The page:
Captain Brian Clancy, a 40-year veteran of these waters, agrees. “At times, the fish can be quite skittish—comparable to bonefish—because of the pressure.”
I consider Mosquito Lagoon to be my home waters and want to see it flourish forever. In talking with “regulars” like Tripp and Clancy, and thinking back on my own days on the water, I’m convinced we need to take a lighter approach if we want to continue enjoying the Lagoon’s bounty of accessible flats and accessible fish.
Kayaks and canoes have proven their merits, and a lot of anglers—many of whom also own larger boats—have become fans of paddle power here, especially for sneaking into the real skinny stuff. Many powerboats simply cannot get back into the depths favored by reds and trout on the Lagoon. Anglers unfamiliar with the area may inadvertently leave telltale propeller scars, damaging grassbeds. Even if your skiff can run the shallows on a plane, getting out after shutting down may be an entirely different proposition.
When I’m not strictly paddling, I do a lot of fishing out of a square-back canoe, with an 8-hp motor on the stern. That’s a nice compromise: roomier and more stable than a pure paddle boat. On a recent trip—again with my friend Pete Elkins—we covered ground by motoring along the Intracoastal Waterway channel, on the western side of the Lagoon. This is the only marked channel in the area, and it runs from the north end of the Lagoon to Haulover Canal at about the Lagoon’s midpoint. (It’s marked well on Florida Sportsman Fishing Chart No. 04, and others.) If you’re a boater unfamiliar with the adjacent shallows, it’s best to stick to this channel until you’re near the area you want to fish. At that point, you can follow someone with local knowledge of the depths or proceed slowly with caution so as not to damage the seagrass beds.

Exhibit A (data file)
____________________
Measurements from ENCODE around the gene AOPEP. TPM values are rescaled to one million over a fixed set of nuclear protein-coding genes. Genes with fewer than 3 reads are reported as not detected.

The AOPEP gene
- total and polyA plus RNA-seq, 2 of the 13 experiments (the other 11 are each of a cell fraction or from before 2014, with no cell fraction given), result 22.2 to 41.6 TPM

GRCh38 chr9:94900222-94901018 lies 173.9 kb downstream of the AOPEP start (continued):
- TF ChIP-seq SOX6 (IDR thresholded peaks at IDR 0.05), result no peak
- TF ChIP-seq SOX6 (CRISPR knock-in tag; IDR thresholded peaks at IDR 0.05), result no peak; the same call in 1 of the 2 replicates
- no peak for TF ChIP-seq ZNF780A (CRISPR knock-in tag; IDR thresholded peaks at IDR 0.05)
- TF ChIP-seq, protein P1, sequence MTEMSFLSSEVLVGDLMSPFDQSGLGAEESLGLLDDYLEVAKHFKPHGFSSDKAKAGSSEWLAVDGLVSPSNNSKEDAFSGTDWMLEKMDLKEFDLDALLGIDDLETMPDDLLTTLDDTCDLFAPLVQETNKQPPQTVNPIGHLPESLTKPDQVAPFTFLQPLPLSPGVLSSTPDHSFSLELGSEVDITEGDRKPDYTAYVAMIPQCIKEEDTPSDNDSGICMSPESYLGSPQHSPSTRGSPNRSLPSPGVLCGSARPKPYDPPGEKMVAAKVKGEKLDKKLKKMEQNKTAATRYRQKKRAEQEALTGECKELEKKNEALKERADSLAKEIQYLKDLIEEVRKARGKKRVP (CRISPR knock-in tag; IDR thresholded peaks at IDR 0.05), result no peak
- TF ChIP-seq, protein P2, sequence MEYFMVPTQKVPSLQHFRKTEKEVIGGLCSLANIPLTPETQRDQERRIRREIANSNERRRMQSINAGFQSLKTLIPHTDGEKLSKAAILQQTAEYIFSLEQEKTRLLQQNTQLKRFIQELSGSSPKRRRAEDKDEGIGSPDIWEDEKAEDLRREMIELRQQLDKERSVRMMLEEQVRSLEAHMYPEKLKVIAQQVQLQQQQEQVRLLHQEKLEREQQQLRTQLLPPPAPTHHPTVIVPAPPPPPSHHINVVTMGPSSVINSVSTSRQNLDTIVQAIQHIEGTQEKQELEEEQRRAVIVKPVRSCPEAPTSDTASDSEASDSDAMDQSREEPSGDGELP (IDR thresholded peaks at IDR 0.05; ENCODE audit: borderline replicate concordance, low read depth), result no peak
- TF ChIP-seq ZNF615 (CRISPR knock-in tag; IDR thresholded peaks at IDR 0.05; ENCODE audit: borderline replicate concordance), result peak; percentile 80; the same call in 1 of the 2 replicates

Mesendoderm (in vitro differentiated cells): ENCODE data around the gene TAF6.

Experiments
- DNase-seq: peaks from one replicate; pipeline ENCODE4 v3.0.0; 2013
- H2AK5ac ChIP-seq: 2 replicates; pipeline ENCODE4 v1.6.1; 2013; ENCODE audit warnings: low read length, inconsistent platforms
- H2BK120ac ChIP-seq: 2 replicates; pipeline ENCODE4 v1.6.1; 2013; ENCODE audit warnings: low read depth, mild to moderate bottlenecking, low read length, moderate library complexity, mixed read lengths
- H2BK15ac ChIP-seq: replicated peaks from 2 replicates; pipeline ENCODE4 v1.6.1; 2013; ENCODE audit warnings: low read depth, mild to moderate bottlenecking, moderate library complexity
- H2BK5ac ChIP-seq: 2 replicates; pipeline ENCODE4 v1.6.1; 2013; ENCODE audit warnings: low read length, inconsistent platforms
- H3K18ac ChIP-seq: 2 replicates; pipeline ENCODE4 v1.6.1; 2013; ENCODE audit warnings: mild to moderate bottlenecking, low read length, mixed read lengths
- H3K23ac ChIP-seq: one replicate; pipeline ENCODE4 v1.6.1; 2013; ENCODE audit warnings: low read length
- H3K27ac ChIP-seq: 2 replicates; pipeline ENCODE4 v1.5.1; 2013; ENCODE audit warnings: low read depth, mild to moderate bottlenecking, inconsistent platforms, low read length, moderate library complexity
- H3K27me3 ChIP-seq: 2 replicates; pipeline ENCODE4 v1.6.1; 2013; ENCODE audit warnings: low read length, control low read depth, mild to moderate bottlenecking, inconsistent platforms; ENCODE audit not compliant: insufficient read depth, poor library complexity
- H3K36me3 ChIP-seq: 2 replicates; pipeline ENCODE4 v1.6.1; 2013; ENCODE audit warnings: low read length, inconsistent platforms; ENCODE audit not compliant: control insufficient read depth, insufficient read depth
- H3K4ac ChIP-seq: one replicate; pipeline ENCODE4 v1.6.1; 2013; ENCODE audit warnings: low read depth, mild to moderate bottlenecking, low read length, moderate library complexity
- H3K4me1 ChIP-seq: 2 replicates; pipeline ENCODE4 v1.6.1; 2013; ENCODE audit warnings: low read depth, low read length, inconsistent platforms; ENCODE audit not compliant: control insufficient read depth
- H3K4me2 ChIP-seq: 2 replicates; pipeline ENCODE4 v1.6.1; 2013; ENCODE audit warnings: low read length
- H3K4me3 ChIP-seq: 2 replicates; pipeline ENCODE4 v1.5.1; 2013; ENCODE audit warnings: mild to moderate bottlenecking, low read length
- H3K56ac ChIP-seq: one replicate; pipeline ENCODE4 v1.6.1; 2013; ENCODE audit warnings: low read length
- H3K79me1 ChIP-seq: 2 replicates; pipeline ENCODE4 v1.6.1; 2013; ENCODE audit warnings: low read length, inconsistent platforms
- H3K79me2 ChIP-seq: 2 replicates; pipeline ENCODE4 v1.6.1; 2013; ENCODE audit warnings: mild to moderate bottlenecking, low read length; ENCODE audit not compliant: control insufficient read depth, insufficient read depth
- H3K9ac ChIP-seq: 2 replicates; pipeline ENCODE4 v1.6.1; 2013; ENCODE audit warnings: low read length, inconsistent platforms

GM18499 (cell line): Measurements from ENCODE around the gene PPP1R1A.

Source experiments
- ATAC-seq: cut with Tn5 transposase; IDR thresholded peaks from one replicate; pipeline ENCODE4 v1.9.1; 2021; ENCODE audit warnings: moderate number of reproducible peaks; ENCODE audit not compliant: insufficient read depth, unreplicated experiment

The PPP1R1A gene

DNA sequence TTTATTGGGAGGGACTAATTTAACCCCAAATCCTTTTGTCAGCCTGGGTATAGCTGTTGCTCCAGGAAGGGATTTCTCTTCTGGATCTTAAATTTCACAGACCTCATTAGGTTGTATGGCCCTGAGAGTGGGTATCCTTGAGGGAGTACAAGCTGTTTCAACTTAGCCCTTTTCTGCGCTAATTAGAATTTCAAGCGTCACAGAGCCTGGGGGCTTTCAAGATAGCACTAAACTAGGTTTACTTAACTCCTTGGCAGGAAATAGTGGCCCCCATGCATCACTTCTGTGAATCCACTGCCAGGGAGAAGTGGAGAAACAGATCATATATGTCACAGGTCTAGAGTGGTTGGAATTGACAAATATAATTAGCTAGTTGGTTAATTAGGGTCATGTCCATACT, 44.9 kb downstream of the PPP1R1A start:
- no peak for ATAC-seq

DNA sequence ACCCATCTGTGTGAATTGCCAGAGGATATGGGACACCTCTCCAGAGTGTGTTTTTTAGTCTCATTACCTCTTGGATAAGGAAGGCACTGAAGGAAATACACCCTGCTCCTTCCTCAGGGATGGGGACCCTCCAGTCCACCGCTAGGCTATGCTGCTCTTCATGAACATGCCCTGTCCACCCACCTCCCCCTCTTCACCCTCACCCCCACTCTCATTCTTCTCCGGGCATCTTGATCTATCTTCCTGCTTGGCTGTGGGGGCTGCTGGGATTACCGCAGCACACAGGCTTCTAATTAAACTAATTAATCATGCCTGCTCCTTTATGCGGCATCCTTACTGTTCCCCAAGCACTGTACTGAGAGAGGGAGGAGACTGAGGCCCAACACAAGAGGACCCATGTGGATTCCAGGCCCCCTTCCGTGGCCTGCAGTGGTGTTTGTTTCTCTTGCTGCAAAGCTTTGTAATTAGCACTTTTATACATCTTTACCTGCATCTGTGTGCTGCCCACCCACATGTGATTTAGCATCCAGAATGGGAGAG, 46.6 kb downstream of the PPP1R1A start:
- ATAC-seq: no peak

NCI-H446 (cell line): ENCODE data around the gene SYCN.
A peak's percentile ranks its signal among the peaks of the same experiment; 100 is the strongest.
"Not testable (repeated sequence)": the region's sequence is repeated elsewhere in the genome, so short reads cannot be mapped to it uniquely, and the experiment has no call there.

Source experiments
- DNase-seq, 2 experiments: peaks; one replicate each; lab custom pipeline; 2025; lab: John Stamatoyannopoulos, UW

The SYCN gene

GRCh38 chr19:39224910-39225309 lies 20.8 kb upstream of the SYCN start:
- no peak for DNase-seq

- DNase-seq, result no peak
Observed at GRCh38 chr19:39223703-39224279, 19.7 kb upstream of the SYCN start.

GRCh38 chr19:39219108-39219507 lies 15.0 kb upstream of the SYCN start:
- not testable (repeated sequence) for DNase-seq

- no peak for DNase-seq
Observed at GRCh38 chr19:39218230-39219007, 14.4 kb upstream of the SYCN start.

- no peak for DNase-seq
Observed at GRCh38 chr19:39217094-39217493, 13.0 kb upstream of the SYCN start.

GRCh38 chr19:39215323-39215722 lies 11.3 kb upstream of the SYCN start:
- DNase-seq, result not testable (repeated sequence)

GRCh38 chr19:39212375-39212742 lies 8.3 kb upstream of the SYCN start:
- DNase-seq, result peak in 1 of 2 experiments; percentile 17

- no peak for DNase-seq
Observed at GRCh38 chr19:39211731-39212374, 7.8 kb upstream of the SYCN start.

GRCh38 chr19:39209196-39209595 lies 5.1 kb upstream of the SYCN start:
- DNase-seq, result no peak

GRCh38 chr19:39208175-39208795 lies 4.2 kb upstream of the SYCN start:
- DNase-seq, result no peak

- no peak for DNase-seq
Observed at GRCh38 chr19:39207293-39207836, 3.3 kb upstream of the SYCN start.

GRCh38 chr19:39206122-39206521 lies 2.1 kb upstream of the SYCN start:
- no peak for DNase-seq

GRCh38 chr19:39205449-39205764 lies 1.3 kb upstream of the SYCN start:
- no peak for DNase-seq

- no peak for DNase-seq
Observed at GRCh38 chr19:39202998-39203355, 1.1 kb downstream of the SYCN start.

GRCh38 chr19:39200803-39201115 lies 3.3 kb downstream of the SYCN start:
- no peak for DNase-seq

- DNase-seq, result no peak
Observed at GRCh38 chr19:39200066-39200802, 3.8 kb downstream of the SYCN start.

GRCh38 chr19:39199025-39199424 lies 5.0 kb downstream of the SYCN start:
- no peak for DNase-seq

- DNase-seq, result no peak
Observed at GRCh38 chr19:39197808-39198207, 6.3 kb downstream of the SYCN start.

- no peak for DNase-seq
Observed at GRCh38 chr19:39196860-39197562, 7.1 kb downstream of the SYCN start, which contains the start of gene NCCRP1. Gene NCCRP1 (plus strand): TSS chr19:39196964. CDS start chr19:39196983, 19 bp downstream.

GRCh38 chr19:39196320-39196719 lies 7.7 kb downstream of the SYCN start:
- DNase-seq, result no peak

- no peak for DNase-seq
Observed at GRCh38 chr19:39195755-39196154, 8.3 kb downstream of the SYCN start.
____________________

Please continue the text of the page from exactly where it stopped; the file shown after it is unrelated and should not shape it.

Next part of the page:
Once we reached our destination, Tiger Shoals, we raised our little motor and began to paddle eastward. As we moved across the wide grassflat, we startled a couple of seatrout. The water eventually became too shallow to effectively paddle, so I used a makeshift pushpole and moved slowly so as to not create a wake. It’s amazing how even the slightest ripple on the water can alert fish on the flats here. Soon we saw what we were there for: Tailing redfish, bunched up in the back of a bay where no one was fishing.
As we neared casting distance, I took a seat to cast a lower profile and exchanged the pushpole for a paddle. Slowly, I turned the canoe broadside to the fish so we could both make a presentation. I softly set the blade of the paddle on a life jacket, muffling any sound, and picked up my spinning rod, rigged with a 5-inch soft jerkbait on an offset worm hook.
“Don’t rock the boat when you cast,” I cautioned, opening the bail on the reel. My partner had been ready for some time but had waited until I was ready.